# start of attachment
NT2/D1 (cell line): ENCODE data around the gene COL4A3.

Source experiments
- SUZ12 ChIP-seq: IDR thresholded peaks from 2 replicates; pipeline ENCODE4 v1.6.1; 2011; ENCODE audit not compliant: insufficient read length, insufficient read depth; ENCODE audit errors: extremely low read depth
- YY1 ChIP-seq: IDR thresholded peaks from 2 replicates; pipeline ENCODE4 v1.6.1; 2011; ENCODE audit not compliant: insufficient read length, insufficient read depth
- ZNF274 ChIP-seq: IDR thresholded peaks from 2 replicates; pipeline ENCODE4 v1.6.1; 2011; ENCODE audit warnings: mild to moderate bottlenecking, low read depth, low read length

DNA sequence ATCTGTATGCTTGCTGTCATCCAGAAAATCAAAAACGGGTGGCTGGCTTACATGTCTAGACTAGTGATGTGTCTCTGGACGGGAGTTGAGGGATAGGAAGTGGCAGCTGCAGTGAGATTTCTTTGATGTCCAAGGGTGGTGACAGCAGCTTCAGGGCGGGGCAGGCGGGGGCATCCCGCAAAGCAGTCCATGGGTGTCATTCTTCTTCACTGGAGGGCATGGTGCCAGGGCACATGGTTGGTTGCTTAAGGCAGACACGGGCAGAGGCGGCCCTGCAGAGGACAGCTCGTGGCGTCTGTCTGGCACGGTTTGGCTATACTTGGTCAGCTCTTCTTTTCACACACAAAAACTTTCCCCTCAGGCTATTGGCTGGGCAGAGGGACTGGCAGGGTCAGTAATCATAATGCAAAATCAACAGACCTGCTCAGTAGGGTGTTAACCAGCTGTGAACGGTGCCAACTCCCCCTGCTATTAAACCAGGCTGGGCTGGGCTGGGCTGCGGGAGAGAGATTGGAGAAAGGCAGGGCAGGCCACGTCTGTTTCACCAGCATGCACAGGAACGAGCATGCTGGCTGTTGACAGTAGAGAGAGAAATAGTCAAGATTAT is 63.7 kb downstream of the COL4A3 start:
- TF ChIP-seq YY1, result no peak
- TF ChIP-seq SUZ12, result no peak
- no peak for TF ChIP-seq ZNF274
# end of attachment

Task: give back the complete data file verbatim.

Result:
NT2/D1 (cell line): ENCODE data around the gene COL4A3.

Source experiments
- SUZ12 ChIP-seq: IDR thresholded peaks from 2 replicates; pipeline ENCODE4 v1.6.1; 2011; ENCODE audit not compliant: insufficient read length, insufficient read depth; ENCODE audit errors: extremely low read depth
- YY1 ChIP-seq: IDR thresholded peaks from 2 replicates; pipeline ENCODE4 v1.6.1; 2011; ENCODE audit not compliant: insufficient read length, insufficient read depth
- ZNF274 ChIP-seq: IDR thresholded peaks from 2 replicates; pipeline ENCODE4 v1.6.1; 2011; ENCODE audit warnings: mild to moderate bottlenecking, low read depth, low read length

DNA sequence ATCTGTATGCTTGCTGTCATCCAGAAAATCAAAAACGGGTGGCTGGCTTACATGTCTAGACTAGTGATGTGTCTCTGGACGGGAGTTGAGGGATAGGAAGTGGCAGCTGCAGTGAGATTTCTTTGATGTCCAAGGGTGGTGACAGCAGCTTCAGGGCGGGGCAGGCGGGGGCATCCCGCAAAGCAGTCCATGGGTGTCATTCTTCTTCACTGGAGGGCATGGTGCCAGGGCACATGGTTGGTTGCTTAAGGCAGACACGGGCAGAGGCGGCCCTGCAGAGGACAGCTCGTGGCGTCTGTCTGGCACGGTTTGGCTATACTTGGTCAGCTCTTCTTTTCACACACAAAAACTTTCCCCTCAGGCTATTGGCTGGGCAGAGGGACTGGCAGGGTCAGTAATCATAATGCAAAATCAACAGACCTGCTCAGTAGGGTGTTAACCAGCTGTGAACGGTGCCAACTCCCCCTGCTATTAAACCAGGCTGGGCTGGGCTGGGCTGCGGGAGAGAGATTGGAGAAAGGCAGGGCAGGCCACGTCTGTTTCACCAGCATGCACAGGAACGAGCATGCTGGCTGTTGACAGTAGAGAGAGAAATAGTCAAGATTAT is 63.7 kb downstream of the COL4A3 start:
- TF ChIP-seq YY1, result no peak
- TF ChIP-seq SUZ12, result no peak
- no peak for TF ChIP-seq ZNF274